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Ouya's Market Strategy Could Make It a Major Player Among Gaming Consoles

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It may be the size of a Rubik's Cube, but it could create some major waves in the video game industry.

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While everyone is still on edge waiting for official announcements of Sony's (NYSE:SNE) PlayStation 4 and Microsoft's (NASDAQ:MSFT) Xbox 720, the Google (NASDAQ:GOOG) Android-based Ouya is showing signs that it might be the console that's most worth our attention. Recently, project head Julie Uhrman has revealed significant moves the company has taken that should lead to a wildly successful launch and will make the Ouya a major game changer (forgive the pun) for the console market.

Perhaps the biggest news for the console is that it was recently confirmed that major retailers such as Amazon (NASDAQ:AMZN), Best Buy (NYSE:BBY), Target (NYSE:TGT), and GameStop (NYSE:GME) will carry the console beginning in June. Even though the console won't officially launch to the mass market in June, retailers have already started aggressively marketing the product and, according to Uhrman, preorders have been growing steadily on a "month to month basis."

Uhrman's repeated statement that the console will have a large library of software at launch is also inspiring confidence in the system. While the company is still hammering out its game approval process, the firm's focus on letting anyone develop content for the system has garnered interest from mobile games studios, triple-A developers, and consumers that want to become game designers. The console is expected to launch with 200 titles, including a few well-known names like Canabalt, Minecraft, and Final Fantasy III. It's likely that the majority of the initial games list, however, will contain games already found on Apple's (NASDAQ:AAPL) App Store.

That said, major publishers certainly haven't dismissed the console; studios like Double Fine and Robotoki have already made plans to support the system, so high-quality titles will most likely show up on the console before long. Even so, to prevent the system's library from filling up with low-quality games, Uhrman has stated that the library will highlight games with high engagement metrics rather than sales data, meaning that that only the games that consumers play the most will make it to the top of the heap.

At this point, the major concern among investors might be how well the Ouya will compete with the more established console brands, especially in a year filled with launches. Luckily, the Wii U's (PINK:NTDOY) weak sales performance may allow for Uhrman's much cheaper console to gain some ground in the casual game market, though the Ouya could end up a victim of the same market trends that have been hurting Nintendo's new console.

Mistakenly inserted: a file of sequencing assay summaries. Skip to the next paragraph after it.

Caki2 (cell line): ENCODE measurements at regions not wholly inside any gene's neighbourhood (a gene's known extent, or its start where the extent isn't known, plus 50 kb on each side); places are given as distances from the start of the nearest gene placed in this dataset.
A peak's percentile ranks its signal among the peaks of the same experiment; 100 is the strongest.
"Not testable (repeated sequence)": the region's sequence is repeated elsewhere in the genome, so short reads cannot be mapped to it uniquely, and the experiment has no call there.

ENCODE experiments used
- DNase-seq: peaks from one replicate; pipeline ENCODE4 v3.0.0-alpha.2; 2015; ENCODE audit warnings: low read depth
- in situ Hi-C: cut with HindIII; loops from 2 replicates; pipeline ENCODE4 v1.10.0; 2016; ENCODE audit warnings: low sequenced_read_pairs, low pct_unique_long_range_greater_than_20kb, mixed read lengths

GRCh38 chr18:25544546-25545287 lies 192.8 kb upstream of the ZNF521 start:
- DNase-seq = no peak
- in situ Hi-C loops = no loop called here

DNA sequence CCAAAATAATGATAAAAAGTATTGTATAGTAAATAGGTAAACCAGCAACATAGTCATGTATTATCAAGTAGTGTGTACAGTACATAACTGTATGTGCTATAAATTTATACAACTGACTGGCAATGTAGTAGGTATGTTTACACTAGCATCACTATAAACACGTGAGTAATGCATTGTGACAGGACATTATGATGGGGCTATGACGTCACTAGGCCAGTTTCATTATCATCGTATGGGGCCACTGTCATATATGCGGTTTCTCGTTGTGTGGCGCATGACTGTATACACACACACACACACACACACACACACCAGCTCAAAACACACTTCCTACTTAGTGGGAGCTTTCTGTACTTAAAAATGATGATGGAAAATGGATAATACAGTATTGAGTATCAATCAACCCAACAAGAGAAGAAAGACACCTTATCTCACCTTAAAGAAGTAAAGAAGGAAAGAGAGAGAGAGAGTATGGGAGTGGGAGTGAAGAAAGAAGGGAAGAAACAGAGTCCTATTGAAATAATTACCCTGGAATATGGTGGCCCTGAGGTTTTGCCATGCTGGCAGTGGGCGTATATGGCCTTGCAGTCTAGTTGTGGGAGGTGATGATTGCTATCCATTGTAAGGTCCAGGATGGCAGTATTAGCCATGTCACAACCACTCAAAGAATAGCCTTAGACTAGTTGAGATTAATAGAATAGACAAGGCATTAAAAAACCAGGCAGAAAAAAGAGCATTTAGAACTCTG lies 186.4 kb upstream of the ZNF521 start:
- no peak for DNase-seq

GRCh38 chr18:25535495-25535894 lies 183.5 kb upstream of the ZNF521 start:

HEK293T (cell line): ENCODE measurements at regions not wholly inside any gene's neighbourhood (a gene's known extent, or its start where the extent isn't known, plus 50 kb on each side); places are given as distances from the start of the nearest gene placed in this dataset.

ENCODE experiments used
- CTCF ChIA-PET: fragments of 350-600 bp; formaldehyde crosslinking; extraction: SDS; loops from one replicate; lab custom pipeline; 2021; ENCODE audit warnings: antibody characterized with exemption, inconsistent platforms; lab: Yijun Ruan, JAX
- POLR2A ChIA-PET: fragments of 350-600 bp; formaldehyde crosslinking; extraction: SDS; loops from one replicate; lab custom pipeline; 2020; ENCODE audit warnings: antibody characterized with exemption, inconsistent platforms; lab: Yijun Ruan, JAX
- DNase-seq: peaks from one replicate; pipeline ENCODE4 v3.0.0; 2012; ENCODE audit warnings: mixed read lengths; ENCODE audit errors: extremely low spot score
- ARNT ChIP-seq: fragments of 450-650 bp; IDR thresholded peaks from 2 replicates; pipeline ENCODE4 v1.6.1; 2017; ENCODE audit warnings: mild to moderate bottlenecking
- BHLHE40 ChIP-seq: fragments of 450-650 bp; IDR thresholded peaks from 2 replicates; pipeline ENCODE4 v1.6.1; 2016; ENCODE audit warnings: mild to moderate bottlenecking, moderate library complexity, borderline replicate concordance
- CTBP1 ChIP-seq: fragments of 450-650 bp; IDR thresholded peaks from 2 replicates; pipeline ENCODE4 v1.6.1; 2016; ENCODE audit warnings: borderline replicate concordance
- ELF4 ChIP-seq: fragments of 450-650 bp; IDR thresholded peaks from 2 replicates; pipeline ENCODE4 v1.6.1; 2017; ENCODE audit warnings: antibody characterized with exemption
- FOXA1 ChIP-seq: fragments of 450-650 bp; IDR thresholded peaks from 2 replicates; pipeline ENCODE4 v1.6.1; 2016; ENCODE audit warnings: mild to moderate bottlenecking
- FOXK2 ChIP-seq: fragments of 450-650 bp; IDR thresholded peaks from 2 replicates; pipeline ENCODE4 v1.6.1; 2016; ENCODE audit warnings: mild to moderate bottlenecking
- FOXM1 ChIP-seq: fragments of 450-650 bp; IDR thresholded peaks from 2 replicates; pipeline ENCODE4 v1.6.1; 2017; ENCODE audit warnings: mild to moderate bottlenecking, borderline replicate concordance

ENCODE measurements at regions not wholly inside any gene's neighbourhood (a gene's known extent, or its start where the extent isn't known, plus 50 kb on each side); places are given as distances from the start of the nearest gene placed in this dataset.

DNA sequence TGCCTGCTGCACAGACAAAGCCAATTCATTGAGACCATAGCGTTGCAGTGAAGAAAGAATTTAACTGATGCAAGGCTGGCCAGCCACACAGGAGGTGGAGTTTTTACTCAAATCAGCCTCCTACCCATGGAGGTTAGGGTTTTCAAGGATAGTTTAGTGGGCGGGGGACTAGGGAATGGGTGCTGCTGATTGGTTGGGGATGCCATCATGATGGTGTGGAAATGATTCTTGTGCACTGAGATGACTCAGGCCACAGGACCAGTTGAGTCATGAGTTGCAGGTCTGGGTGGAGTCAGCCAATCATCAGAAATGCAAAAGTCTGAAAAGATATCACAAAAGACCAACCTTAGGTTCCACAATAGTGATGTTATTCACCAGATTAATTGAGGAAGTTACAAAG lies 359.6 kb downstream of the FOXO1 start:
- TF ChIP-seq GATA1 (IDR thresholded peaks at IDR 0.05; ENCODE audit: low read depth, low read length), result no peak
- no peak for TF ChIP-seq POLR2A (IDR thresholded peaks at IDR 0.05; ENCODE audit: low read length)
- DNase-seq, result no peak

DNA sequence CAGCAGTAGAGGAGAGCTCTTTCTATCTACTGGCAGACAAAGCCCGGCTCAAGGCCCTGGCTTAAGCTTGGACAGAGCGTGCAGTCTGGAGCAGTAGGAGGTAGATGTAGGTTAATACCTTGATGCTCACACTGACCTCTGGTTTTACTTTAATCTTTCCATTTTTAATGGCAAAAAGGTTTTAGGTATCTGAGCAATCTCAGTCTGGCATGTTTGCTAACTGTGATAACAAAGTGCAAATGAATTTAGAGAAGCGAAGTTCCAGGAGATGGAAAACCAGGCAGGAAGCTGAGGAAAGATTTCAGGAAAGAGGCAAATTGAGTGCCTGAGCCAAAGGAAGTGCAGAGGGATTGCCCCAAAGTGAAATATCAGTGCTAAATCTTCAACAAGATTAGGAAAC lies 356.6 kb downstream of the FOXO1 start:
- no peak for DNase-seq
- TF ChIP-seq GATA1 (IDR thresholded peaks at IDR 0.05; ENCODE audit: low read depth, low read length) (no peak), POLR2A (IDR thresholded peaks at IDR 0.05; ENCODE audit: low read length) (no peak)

In regards to PlayStation and Xbox, Ouya's strategy seems to be focused on striking where its rivals are weakest. While launching during the summer would be suicide for PlayStation 4 or the Xbox 720 (because of the season's drought of triple-A titles), Ouya is launching at the time when indie games usually do best, specifically due to the lack of competition. Of course, there's the added benefit that a June release gets it out several months before the new consoles from Sony and Microsoft. Even so, the console will still have to contend with possible improvements to the PlayStation Network and Xbox Live online stores. However, the Ouya's wide developer base might give it access to impressive titles outside the reach of its competition.

Uhrman has also announced that a new version of the console will be released every year, whereas other consoles are sent to market with a five- to seven-year lifespan. While consumers might be annoyed at having to buy a new console yearly (the same frequency at which we're now buying smartphones), this strategy allows the Ouya to creep up in specs to meet its competition and potentially increase its software offering with every new release. So even if the first Ouya isn't a massive success, there's always a possibility for Ouya 2 or 3 to pick up the slack. The Ouya's low price may also encourage consumers to continually update their systems. Since all games will be married to user accounts, the transition would be very easy.

The Ouya has introduced so many new concepts to the game industry that even if it has a lackluster performance, it's likely that many will take notice of the new console. Last year's weak sales numbers may have been a signal that the sector needed a change, and that's what the Ouya is all about.
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